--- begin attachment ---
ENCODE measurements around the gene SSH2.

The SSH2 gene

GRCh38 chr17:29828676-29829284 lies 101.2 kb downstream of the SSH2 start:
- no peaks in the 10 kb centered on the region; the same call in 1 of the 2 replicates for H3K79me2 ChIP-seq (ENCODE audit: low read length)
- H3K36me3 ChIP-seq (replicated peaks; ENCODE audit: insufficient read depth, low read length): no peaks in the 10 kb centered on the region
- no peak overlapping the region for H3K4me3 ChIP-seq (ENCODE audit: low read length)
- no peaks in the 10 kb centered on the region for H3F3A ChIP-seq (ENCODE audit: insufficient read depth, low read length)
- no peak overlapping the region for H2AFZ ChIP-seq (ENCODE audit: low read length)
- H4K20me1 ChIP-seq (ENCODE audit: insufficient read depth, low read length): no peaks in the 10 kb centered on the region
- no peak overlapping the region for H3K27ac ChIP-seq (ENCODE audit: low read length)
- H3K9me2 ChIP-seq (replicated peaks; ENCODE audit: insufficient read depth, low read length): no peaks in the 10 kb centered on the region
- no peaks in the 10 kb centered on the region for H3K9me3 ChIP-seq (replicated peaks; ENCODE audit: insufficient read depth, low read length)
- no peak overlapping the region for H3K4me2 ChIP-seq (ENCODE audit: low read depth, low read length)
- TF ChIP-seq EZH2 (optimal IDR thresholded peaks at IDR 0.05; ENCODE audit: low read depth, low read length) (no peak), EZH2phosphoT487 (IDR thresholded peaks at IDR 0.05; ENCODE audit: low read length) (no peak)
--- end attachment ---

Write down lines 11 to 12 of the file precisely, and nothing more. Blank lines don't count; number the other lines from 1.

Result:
- H3K9me2 ChIP-seq (replicated peaks; ENCODE audit: insufficient read depth, low read length): no peaks in the 10 kb centered on the region
- no peaks in the 10 kb centered on the region for H3K9me3 ChIP-seq (replicated peaks; ENCODE audit: insufficient read depth, low read length)